Under the influence of a time-independent Hamiltonian $H$, a state $|\psi\rangle$ will evolve after a time $t$ to the final state $|\psi(t)\rangle=e^{-iH t}|\psi\rangle$, while in the most general case of a time-dependent Hamiltonian $H(t)$, the final state can be formally written as $$|\psi(t)\rangle=T\exp\left(-i\int_{t_0}^{t}dt\,H(t)\right) |\psi\rangle.$$ What are the preferred numerical methods to compute $|\psi(t)\rangle$, given $H$, $t$ and $|\psi\rangle$?

  • How large is your system? How large is t (for fixed interaction strength)? – Norbert Schuch Jul 29 at 23:38
  • I'm asking more about the general kind of techniques that exist. If they are too many to meaningfully summarize, a pointer to a good review (if there is any) would also be great. Regarding $t$, let's say big enough that a simple linear expansion of the exponential is not enough. I'm generally aware of Trotter-like methods, but I don't know whether they can be applied to the time-dependent case. I'm also aware of tensor network methods, but as far as I know (which is not much) those are used for the low energy physics more than to compute evolution of specific states – glS Jul 29 at 23:51
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    Well, I guess my point was: Can you fit $|\psi\rangle$ in your memory? Or maybe even a unitary? Without further info, I'd say numerical integration of the differential equation (with e.g. a trotterized Hamiltonian) should be the method of choice. – Norbert Schuch Jul 30 at 0:03
  • @NorbertSchuch what can be done if you can't? Are you referring to methods exploiting sparsity, or something else? – glS Jul 30 at 15:52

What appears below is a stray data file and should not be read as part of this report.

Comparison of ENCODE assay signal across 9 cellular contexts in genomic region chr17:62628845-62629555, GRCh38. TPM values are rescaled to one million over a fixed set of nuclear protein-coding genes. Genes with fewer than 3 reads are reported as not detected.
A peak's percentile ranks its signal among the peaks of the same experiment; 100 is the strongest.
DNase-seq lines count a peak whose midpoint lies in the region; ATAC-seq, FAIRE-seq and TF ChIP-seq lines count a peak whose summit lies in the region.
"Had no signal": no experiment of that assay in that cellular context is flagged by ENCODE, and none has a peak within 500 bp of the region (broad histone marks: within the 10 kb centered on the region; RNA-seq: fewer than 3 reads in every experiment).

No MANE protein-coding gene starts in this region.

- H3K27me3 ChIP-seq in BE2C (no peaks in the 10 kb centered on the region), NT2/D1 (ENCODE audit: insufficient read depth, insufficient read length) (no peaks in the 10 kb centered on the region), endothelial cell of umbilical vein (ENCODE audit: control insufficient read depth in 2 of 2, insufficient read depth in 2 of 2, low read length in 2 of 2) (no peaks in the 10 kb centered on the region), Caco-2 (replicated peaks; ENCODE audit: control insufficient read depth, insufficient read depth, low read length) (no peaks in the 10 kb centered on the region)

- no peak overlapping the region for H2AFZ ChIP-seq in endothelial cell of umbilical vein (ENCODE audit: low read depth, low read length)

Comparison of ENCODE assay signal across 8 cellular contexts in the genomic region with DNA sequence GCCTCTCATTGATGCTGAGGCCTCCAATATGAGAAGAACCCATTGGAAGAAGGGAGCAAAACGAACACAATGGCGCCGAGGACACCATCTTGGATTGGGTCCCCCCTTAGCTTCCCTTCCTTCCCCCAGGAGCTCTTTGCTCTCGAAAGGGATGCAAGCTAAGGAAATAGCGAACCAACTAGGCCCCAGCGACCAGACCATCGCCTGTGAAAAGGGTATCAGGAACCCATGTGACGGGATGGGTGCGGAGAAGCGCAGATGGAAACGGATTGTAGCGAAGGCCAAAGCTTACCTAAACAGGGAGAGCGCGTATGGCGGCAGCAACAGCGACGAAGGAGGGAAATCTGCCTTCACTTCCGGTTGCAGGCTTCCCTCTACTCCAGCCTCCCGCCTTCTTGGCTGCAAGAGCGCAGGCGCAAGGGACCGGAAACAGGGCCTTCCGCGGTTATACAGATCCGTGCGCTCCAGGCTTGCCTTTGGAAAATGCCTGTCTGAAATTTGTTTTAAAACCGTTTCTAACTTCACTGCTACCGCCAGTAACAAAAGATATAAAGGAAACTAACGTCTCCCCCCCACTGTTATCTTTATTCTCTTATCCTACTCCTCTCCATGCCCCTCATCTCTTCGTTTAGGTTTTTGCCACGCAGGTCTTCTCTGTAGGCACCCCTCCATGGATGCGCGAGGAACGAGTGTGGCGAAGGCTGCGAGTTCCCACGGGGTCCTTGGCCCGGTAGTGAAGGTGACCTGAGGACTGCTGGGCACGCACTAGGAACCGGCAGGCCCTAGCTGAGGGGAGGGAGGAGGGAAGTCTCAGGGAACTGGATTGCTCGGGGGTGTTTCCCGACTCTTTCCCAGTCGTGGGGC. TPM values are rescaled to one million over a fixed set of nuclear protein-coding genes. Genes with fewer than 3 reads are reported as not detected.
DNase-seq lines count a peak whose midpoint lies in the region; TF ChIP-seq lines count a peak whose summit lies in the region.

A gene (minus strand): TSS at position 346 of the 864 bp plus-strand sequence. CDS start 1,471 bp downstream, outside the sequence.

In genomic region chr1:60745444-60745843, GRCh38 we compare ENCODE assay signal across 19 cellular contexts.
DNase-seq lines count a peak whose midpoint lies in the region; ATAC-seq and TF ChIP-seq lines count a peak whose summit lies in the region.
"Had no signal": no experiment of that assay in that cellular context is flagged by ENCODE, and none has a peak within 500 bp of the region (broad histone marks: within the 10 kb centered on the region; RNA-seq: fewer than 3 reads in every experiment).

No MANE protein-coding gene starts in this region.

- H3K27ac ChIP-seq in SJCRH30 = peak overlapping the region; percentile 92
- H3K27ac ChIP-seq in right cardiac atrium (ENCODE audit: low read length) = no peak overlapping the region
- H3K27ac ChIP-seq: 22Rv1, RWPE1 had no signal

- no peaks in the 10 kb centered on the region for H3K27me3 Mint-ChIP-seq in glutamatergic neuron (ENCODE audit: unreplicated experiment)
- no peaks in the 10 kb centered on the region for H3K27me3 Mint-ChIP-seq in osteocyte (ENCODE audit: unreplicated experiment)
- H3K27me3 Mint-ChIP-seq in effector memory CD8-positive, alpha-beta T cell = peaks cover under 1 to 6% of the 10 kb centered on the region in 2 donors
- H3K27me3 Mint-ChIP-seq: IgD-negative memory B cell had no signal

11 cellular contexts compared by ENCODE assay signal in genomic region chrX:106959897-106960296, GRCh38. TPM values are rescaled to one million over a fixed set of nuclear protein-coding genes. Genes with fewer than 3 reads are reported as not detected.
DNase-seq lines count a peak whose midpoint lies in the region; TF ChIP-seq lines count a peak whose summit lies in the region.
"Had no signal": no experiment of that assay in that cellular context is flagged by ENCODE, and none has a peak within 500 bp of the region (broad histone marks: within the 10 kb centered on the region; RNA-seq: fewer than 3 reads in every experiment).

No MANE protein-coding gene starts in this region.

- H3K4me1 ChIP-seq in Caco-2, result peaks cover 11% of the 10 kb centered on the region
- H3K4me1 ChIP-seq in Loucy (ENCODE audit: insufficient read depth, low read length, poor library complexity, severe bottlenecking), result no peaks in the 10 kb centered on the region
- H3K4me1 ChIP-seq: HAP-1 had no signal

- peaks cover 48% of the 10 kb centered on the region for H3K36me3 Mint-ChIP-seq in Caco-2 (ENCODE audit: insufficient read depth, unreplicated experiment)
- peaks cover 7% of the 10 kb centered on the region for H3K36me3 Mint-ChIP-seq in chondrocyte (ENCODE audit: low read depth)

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up vote 6 down vote accepted

It depends on the Hamiltonian. There are three particular questions whose answers might influence your choice of strategy:

  • Does the Hamiltonian have any particular structure or symmetry?
  • How quickly does the Hamiltonian change in time?
  • What do you know about the initial state in relation to the initial Hamiltonian?

Obviously, if the Hamiltonian has any particular structure or symmetry, you should start by taking advantage of it. For example, if your Hamiltonian $H$ satisfies $$\left[H,\sum_{i=1}^NZ_i\right]=0,$$ then you can split $H$ into a series of subspaces $H=\bigoplus_{i=0}^NH_i$, whose evolutions you can handle separately. This is particularly good if your initial state turns out to be supported on a small number of those subspaces. Another particularly trivial case is of $[H(t),H(s)]=0$ for all $s$ and $t$. In that case, you would start by decomposing the initial state in terms of the eigenvectors.

If your Hamiltonian is changing slowly in time, and your initial state only has support on a small number of eigenstates, it might be worthwhile investigating whether an adiabatic evolution is occurring. In that case, it may be "just" a case of finding the final Hamiltonian and some of its eigenstates.

If it's changing at a reasonable speed, but your initial state still has support only on a small number of the low-energy eigenvectors, then you might use matrix-product states (especially if your Hamiltonian has a one-dimensional structure).

If your Hamiltonian is changing very quickly in time, then the default option of Trotterising the Hamiltonian can work quite badly, with errors building quickly. There are improved techniques that work in these sorts of situations, but I've never seen them applied in the discrete setting of qubits (that said, I've never looked). Things like the explicit Arnoldi method, or explicit Fatunla method. You may find some useful details here.

The default method, which will always work (if you take a small enough $\delta t$) is to split the Hamiltonian evolution into lots of little time steps $\delta t$ and just evaluate $$ \ldots e^{-iH(5\delta t/2)\delta t}e^{-iH(3\delta t/2)\delta t}e^{-iH(\delta t/2)\delta t}|\psi\rangle. $$ This can be improved by using Runge-Kutta type techniques. You can also vary the size of the time step depending on how quickly the Hamiltonian is changing at a particular instant. Some of the quantum techniques for simulation may also be interesting. There have been recent advancements that massively improve the accuracy of those simulations by moving away from the standard Trotterisation.

There's probably plenty more that could be said, but I guess that's enough to get you started.

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